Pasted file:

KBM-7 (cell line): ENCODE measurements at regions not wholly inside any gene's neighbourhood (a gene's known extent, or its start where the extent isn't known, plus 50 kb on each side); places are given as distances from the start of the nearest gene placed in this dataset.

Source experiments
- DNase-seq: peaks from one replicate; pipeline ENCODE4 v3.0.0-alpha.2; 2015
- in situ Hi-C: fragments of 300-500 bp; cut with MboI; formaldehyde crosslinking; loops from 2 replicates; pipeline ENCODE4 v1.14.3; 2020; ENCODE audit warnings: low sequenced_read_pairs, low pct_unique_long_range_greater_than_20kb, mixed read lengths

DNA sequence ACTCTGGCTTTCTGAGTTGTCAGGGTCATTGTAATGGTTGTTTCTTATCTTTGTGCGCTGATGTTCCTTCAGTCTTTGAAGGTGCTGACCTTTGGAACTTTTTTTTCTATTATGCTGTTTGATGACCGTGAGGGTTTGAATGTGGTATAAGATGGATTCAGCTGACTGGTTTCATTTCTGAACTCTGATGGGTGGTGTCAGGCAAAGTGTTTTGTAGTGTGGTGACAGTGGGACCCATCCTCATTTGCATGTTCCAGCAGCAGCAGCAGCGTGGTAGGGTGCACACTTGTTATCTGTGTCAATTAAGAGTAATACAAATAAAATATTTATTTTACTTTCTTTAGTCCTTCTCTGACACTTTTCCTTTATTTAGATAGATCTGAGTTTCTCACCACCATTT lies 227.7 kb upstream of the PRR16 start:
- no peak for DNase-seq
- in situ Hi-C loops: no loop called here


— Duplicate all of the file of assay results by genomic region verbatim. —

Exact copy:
KBM-7 (cell line): ENCODE measurements at regions not wholly inside any gene's neighbourhood (a gene's known extent, or its start where the extent isn't known, plus 50 kb on each side); places are given as distances from the start of the nearest gene placed in this dataset.

Source experiments
- DNase-seq: peaks from one replicate; pipeline ENCODE4 v3.0.0-alpha.2; 2015
- in situ Hi-C: fragments of 300-500 bp; cut with MboI; formaldehyde crosslinking; loops from 2 replicates; pipeline ENCODE4 v1.14.3; 2020; ENCODE audit warnings: low sequenced_read_pairs, low pct_unique_long_range_greater_than_20kb, mixed read lengths

DNA sequence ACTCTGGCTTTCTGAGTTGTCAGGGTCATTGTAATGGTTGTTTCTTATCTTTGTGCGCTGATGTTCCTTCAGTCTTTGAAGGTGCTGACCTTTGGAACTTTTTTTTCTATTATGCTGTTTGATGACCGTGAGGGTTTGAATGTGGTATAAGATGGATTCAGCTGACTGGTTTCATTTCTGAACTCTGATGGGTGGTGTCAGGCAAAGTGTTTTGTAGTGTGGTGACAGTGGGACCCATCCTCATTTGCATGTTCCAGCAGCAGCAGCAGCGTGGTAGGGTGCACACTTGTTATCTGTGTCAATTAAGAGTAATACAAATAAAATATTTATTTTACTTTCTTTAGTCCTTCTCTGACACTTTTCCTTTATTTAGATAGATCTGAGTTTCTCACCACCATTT lies 227.7 kb upstream of the PRR16 start:
- no peak for DNase-seq
- in situ Hi-C loops: no loop called here